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Talking Arable with Jim Bullock: Waiting for black-grass to germinate


Sitting on one’s hands waiting for black-grass to germinate can be a very painful process.

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September being so dry (5mm rainfall,) it was obvious what was going to happen once the weather patterns changed (85mm so far in October).


We were fortunate to have areas at lower risk to black-grass which have either been ploughed or come out of a summer cover crop, which we felt we could get drilled in early October. But it left us with 30% of our wheat area still unsown by the third week of the month, not a comfortable situation. If this is going to be the norm then we will need to double up on our drilling capacity.


If we are going to be forced into growing more spring wheat for various reasons (black-grass and the three cropping rule) then Belipi is going to be a useful variety with a sowing window from late October through until April and yields to match some of the best feed varieties. I have purchased a small amount of seed with the intention of planting it at various time intervals through the next five months to see how it performs on our land.


While still on the subject of black-grass, all of our break crops are going to be spring-sown along with an area of spring wheat, in a second wheat slot, just to try and lower our dependence on specific grass-weed chemistry.


So far the spring cropping area has been sprayed off twice and with luck will get another application prior to winter setting in. As much as I would like to leave the land untouched and direct drill in the spring, where we have large volumes of chopped straw this can leave the soil very wet on some of heavy soils, so if it dries up this autumn I will very lightly cultivate the surface with an old Flexitine, just to mix the straw in a bit and provide some loose soil to weather. This will also help the soil warm up when we come to drill in the spring.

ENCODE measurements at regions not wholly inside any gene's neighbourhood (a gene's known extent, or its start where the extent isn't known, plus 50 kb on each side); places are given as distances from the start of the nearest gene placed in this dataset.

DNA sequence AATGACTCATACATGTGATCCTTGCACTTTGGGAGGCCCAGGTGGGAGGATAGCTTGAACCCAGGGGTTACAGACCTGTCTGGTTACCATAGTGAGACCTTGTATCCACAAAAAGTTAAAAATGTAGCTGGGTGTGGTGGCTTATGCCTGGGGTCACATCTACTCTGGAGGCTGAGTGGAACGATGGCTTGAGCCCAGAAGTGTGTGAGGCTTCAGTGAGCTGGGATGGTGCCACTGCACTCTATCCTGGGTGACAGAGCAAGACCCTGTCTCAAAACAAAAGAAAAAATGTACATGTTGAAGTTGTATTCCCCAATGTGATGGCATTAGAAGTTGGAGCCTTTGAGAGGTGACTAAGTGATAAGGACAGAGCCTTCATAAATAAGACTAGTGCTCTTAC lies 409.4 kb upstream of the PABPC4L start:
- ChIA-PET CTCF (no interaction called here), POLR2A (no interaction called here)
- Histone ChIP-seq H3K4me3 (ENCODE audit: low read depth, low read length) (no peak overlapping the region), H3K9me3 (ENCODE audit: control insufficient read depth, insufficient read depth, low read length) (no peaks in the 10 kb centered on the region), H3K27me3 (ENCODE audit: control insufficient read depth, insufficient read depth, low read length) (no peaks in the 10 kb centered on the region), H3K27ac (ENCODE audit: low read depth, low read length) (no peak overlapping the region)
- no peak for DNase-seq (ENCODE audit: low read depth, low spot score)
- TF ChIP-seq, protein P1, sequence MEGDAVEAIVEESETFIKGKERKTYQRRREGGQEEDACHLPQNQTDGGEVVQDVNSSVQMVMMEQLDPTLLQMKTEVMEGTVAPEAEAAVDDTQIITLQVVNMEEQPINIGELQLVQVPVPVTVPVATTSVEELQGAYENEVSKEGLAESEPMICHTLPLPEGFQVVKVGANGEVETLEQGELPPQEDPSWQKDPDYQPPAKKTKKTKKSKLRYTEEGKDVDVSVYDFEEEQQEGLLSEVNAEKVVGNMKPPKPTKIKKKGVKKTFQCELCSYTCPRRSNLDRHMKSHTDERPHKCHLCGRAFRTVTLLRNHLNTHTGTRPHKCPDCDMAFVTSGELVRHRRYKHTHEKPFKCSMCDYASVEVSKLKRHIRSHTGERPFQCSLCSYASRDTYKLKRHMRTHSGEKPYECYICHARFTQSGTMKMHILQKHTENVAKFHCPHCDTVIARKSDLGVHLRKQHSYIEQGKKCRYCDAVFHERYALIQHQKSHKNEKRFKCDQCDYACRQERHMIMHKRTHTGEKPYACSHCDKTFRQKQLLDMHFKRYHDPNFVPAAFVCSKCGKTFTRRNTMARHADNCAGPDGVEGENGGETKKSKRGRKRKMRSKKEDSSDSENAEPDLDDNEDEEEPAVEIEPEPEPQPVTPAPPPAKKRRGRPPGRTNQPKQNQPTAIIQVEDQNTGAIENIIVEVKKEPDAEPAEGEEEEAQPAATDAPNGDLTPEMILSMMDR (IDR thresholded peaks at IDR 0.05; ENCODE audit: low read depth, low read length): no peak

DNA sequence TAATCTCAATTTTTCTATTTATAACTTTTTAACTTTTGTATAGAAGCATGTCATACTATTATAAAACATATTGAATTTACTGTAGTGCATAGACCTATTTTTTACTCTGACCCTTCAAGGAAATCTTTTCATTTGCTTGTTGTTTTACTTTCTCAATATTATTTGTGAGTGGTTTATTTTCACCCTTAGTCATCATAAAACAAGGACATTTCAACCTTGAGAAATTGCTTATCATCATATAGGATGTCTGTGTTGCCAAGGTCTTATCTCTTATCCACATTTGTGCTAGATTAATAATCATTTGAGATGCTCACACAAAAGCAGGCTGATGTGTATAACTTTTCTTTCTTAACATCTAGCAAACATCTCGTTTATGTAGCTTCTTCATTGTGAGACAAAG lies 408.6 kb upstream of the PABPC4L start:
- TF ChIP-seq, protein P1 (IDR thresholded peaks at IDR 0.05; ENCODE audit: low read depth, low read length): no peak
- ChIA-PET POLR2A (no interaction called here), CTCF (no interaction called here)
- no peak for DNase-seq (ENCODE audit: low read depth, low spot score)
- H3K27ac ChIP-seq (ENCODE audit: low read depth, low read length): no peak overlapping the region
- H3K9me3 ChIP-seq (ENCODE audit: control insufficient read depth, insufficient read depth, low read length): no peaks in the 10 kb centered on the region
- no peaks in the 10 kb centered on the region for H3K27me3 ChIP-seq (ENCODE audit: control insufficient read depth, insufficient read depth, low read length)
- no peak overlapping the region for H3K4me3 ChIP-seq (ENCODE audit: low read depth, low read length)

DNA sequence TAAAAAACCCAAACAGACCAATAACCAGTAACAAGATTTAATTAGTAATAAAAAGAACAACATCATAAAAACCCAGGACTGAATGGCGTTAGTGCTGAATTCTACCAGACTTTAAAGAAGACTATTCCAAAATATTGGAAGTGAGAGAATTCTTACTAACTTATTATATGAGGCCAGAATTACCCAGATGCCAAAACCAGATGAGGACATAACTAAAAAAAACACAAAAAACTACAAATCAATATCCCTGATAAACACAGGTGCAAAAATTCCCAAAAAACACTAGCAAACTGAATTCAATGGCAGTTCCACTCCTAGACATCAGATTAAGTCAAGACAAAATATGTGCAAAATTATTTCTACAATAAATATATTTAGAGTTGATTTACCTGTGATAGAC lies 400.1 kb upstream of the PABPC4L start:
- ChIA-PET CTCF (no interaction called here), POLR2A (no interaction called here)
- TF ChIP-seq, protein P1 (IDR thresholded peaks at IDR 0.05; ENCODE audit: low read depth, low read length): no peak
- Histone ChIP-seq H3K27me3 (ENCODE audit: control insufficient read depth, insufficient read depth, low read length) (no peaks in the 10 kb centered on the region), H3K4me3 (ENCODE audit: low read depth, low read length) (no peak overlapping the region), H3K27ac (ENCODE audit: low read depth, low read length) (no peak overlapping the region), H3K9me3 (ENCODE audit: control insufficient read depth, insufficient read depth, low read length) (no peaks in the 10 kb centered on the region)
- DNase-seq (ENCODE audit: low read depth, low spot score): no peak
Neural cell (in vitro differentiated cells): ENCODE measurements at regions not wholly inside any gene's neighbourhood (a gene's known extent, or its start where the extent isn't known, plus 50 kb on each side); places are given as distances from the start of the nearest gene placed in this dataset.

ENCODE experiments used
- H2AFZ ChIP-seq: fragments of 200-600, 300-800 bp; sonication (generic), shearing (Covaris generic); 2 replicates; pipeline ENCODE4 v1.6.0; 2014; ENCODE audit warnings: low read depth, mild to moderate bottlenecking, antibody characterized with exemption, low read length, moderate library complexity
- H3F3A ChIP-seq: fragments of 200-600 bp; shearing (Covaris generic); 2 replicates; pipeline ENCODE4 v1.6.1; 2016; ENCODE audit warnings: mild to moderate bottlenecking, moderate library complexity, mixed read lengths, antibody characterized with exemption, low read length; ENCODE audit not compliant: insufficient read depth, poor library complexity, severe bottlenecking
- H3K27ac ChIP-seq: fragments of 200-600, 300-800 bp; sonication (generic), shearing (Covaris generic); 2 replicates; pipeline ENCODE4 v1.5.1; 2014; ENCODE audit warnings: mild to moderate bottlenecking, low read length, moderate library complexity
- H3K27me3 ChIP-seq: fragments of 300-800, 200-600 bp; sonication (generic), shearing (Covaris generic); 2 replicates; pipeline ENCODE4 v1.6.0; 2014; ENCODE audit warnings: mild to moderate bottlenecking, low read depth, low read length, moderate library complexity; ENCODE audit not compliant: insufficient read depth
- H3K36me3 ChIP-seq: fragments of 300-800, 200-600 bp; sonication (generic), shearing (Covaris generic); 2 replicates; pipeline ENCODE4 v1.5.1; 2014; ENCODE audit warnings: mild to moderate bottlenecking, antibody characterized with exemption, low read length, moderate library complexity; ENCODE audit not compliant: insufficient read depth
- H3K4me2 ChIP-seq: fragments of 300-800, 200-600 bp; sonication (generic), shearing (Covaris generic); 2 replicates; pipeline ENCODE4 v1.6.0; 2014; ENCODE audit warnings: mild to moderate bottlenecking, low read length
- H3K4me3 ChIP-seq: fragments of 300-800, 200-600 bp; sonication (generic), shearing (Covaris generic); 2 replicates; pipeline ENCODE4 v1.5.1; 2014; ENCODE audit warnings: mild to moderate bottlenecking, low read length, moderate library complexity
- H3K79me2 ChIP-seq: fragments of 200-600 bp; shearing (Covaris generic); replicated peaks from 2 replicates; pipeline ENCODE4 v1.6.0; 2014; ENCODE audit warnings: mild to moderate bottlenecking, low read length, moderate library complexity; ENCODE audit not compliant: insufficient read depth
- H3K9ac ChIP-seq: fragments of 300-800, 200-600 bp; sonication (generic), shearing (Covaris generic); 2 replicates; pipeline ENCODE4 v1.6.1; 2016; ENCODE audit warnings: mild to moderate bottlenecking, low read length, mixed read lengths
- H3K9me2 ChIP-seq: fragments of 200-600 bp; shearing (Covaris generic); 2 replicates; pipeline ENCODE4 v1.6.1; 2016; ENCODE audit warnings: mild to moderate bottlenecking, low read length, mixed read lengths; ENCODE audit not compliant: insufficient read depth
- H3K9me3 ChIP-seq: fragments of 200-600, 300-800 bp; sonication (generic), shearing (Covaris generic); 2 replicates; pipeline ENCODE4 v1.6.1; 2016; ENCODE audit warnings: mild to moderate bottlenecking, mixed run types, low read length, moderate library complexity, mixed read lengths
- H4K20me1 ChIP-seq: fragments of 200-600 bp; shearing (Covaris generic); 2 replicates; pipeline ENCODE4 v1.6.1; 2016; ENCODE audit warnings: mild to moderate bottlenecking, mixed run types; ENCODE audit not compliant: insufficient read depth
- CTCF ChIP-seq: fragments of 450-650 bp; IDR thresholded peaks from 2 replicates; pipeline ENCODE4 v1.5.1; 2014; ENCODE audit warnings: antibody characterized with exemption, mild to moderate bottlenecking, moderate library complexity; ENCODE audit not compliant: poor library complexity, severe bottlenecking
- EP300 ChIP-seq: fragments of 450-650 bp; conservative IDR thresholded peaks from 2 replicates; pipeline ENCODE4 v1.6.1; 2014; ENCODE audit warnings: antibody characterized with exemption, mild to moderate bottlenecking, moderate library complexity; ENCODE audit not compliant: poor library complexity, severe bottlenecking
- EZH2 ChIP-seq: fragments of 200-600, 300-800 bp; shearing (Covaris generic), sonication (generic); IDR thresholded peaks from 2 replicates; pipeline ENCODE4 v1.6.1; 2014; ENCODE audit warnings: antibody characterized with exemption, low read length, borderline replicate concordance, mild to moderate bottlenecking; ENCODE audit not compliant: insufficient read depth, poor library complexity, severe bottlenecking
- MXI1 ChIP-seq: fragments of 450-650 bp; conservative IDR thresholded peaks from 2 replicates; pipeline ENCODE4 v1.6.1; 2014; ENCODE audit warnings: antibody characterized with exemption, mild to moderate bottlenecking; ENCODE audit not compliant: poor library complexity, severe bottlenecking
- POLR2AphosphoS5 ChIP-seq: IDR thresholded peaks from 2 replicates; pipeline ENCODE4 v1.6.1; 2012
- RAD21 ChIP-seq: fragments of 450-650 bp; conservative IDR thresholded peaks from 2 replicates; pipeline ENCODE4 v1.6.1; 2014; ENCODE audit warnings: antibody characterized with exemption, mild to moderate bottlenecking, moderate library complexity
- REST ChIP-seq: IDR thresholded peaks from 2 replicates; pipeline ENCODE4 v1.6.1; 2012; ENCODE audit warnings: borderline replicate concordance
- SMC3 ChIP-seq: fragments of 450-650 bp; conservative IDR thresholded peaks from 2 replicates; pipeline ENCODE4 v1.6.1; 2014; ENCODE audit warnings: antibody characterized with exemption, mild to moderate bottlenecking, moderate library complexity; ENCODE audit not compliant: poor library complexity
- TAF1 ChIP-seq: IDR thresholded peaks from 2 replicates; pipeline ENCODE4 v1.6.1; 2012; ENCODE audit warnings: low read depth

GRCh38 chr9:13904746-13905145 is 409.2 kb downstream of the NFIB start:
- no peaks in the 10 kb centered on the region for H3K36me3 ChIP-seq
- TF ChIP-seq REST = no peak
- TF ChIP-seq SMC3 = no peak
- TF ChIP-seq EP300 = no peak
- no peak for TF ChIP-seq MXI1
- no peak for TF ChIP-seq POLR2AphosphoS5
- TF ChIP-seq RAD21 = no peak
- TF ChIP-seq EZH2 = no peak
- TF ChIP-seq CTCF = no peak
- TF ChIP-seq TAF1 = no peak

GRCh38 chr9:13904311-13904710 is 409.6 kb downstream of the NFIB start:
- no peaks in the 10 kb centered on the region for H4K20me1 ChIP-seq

Our cover crops have gone into over-drive over the past month, with the oil radish over a metre tall and flowering. The vetch and grazing rye mixture although perhaps not producing quite as much biomass has certainly dried the soil out to the point it would be possible to direct drill into it, whereas a few metres away the soil is saturated. My dilemma now is what to do with all the material we have produced.


My feeling is that production has peaked, so should it be killed off and/or chopped so as not to cause a problem with drilling the spring crop, but it is providing a wildlife haven for hares, snipe partridge, masses of small birds and not to mention bees and millions of insects so I think we will leave it over-winter.


Next month, BASE-UK has arranged a field trip to France looking at cover crops and their management, so perhaps I will be able to get some answers then.


I hate spending money on pieces of metal which depreciate the moment they arrive on-farm, hence the reason why we have a machinery line-up which would have been very fashionable at the beginning of the millennium. But the time comes for change and we have been lucky enough to try several of the latest tractors – ‘reds and greens’. I like all the buttons and screens (even if it takes five minutes and my reading glasses just to set the rate of drop on the linkage) but I do not like the level of fuel consumption that seems to come with all the various emission controls. Our existing tractors can subsoil 2ha/hour using just nine litres of fuel/ha. The best of the bunch we tried could do the same job using 11litres but the worst used over 16 litres. Is this progress?

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